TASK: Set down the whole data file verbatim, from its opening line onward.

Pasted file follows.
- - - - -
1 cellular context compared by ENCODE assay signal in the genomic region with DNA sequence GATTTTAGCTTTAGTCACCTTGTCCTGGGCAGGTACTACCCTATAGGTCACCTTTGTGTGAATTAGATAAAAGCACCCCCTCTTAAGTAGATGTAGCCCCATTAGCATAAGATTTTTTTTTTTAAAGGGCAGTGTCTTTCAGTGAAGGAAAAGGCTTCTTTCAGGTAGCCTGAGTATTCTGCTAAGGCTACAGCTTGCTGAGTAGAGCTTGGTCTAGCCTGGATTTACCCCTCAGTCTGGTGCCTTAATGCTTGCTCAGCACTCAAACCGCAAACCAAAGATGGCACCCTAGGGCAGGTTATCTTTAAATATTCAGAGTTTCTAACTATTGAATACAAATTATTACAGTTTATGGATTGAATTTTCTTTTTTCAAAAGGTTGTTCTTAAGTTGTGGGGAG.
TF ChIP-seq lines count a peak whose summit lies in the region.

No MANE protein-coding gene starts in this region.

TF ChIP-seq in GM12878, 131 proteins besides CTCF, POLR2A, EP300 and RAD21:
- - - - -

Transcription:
1 cellular context compared by ENCODE assay signal in the genomic region with DNA sequence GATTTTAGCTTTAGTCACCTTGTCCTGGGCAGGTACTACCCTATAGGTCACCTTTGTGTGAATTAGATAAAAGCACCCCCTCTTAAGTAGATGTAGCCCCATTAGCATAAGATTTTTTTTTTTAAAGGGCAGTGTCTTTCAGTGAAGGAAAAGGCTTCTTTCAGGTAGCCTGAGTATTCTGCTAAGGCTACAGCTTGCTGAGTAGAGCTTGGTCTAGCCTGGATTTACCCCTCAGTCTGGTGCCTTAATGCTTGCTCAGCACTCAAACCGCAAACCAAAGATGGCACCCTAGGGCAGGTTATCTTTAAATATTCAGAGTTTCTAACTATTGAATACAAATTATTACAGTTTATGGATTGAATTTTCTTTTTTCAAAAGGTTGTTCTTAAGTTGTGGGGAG.
TF ChIP-seq lines count a peak whose summit lies in the region.

No MANE protein-coding gene starts in this region.

TF ChIP-seq in GM12878, 131 proteins besides CTCF, POLR2A, EP300 and RAD21: